Joe Lastie Jr.

Drums & Backing Vocals

Nickname(s): Fish, Lil’ Joe, 9th Ward Joe
Influences: “Both of my grandfathers. I watched them play drums in church. I still play in the same style they did, with their fingers. It’s like they were hardly playing.”
Played with: Tuxedo Jazz Band, Eddie Bo, Henry Butler, Dr. Michael White, Harry Connick, Jr.
First Gig: “Playing in the Rhythm section backing the Desire Community Choir in New Orleans.”
First song performed with PHJB: “Hindustan”
Favorite Sports Team: New Orleans Saints!

Clint Maedgen

Tenor Saxophone, Baritone Saxophone & Vocals

Influences: Tom Waits, Bob Dylan, Leonard Cohen, The Velvet Undergound
Played with: New Orleans Bingo! Show, Liquidrone
First song performed with PHJB: “We did a few Kinks songs “Complicated Life” and “Skin and Bones.”
Favorite collaborations: “Every collaboration we’ve had has been magical. One of my favorites has to be Tom Waits. Del McCoury, Richie Havens, and Jim James really stand out too.”
How do you wind down after a performance? “Depends on the performance. Some performances I feel like I’m still winding down from and it’s been a couple of years. Some performances you forget you were ever there.”

Rickie Monie


Nickname(s): The Professor
Influences: Father, Oscar Peterson
Played with: Dave Bartholomew, Frogman Henry, Dr. Michael White, Greg Stafford, Topsy Chapman, The Olympia Brass Band
First tune ever performed at Preservation Hall: "Lord Lord Lord Sure Been So Good To Me” was the first tune I ever played at Preservation Hall. I was playing with the Olympia Brass Band, that’s the song they would always open their shows with."
Memorable song request: "The strangest song request that I’ve received at Preservation Hall was “Take Five” by Dave Brubeck."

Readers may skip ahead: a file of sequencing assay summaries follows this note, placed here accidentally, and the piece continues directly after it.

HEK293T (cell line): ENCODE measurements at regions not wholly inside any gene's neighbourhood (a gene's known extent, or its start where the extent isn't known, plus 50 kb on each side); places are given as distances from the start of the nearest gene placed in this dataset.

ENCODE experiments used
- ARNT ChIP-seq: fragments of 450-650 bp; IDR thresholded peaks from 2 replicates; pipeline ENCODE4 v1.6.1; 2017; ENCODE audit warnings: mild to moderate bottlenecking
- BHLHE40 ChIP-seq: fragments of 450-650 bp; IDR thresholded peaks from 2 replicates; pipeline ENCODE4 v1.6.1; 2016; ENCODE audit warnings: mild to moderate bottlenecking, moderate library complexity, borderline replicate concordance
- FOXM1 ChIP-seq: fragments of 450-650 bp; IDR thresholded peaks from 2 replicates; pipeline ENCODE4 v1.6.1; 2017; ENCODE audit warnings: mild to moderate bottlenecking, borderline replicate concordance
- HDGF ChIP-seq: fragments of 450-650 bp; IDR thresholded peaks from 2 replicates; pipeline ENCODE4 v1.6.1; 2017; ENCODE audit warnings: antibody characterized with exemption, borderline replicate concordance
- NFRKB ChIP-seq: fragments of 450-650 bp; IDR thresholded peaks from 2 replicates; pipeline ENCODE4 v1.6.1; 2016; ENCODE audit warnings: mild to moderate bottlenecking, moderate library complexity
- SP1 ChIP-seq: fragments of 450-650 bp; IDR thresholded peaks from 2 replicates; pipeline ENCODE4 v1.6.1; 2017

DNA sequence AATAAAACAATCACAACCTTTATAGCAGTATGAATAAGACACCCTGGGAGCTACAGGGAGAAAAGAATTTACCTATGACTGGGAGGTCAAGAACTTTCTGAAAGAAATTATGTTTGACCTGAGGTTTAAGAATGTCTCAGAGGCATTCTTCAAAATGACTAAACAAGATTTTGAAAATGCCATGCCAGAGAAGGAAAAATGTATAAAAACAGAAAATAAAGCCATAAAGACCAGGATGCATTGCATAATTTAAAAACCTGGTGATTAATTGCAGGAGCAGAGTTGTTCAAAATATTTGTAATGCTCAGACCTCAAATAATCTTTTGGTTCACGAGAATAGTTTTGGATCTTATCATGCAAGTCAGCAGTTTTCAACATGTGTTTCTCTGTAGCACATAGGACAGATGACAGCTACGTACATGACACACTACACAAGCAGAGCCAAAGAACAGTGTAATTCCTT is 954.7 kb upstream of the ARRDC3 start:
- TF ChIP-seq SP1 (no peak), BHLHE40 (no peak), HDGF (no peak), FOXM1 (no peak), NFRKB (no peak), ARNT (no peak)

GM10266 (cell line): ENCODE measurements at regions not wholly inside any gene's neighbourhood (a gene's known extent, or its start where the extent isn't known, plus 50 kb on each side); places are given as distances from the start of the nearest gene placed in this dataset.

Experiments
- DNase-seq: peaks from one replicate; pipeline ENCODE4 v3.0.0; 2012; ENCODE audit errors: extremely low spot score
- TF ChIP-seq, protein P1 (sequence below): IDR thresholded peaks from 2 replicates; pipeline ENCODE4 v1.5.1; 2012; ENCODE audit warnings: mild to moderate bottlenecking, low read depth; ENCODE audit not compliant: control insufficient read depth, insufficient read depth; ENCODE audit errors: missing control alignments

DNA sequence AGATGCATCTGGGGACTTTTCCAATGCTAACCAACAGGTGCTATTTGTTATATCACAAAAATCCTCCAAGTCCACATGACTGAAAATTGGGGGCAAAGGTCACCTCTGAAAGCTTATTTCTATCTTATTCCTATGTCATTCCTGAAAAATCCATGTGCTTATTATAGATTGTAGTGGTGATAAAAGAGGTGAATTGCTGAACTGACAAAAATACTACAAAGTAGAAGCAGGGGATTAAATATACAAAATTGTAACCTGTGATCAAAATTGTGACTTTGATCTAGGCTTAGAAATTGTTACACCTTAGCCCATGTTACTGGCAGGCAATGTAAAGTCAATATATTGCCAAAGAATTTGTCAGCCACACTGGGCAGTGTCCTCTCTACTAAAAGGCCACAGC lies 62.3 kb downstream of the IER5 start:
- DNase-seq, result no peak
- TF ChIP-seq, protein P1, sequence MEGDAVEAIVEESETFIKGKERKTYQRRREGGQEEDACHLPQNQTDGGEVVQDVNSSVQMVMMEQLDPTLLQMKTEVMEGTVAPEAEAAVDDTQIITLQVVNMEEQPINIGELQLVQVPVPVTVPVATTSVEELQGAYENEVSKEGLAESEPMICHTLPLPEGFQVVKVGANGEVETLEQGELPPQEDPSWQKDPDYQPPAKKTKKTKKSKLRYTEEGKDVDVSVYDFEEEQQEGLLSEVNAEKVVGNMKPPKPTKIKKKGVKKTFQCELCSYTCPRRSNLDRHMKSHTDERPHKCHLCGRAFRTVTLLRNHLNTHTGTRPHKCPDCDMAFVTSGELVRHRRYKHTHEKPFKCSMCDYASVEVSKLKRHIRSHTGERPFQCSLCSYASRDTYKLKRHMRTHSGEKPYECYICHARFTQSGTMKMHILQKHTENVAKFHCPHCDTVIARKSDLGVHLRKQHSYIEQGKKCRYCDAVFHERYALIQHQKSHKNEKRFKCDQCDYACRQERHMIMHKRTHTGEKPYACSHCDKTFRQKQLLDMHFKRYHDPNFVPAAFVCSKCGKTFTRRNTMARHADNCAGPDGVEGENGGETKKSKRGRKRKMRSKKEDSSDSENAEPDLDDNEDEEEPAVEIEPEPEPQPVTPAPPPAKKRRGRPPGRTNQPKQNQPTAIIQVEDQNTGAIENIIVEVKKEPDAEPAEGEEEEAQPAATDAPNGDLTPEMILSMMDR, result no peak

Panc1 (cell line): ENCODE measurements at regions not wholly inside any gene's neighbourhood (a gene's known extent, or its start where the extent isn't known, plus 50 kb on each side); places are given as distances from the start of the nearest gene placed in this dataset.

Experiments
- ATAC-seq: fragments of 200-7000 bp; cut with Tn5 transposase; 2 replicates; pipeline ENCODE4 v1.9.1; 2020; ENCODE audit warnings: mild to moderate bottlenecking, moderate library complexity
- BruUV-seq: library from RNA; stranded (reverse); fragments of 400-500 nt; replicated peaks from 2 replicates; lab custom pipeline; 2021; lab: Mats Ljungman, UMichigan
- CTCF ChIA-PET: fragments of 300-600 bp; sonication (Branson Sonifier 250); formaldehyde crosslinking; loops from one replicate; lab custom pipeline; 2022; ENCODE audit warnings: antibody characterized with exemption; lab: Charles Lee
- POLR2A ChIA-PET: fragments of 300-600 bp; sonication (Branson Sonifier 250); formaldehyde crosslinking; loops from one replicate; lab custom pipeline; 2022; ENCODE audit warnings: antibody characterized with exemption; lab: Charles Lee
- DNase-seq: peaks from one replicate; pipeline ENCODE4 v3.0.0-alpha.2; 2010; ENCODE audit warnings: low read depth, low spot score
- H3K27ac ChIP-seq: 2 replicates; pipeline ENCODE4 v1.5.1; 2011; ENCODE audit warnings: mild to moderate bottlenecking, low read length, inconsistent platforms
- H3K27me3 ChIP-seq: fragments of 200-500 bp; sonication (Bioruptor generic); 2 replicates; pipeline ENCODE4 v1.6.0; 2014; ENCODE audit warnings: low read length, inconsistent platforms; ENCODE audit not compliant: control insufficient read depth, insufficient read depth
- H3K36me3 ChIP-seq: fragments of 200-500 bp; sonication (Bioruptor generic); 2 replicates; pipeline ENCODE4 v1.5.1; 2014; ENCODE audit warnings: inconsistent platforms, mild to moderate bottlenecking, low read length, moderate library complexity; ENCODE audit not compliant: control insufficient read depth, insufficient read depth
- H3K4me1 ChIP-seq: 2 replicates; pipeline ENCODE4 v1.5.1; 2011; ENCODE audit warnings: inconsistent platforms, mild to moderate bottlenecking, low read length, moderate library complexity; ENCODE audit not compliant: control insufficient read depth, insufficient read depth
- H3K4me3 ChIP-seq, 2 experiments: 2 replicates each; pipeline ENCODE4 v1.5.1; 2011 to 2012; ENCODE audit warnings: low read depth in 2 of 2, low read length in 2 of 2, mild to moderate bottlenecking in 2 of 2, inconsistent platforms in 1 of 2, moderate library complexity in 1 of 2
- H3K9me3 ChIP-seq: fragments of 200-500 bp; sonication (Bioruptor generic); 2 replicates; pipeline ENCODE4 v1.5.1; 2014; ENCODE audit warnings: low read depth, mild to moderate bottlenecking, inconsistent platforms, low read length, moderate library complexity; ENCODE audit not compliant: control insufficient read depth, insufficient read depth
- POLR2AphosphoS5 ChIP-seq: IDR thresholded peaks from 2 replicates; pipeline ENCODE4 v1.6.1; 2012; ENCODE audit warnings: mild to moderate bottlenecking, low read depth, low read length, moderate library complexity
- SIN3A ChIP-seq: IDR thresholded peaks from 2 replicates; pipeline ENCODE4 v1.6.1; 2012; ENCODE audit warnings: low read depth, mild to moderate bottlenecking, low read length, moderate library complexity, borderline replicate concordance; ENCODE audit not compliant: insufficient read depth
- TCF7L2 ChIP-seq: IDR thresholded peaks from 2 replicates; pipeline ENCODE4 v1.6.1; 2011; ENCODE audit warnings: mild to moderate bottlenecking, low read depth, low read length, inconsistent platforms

Favorite collaborations:"My Morning Jacket and Del McCoury, I can say those are my two favorites."
Little Known Fact: Rickie’s first instrument was the clarinet.

Mark Braud

Trumpet & Backing Vocals

Influences: "Family was really instrumental in developing my sound, my uncles Wendel Brunious and John Brunious (both former trumpeters and leaders of PHJB)."
First memory performing at Preservation Hall:"I sat in when my uncle Wendell Brunious was leading the band. I remember sitting next to Waldren “Frog” Joseph and having conversations with him, which was really cool because he’s one of my musical heroes and probably my favorite New Orleans trombone player of all time."
Favorite collaborations: Blind Boys of Alabama, My Morning Jacket, and Del McCoury.
How do you wind down after a performance?" I like to do a three or four mile jog and go swimming for about eight miles, then I’m done. No I’m kidding, just relax, sit down, do some deep breathing. Play some low notes on the trumpet to cool the chops down."

Ronell Johnson

Tuba, Piano & Vocals

Influences: My brothers Steven “Cool Bone” Johnson (trombone), Earnest Johnson (trumpet), Darrell Johnson (saxophone). Freddie Lonzo, Louis Armstrong
Played with: Coolbone Brass Band, Olympia Brass Band, Lionel Ferbos, Wendell Brunious, Shannon Powell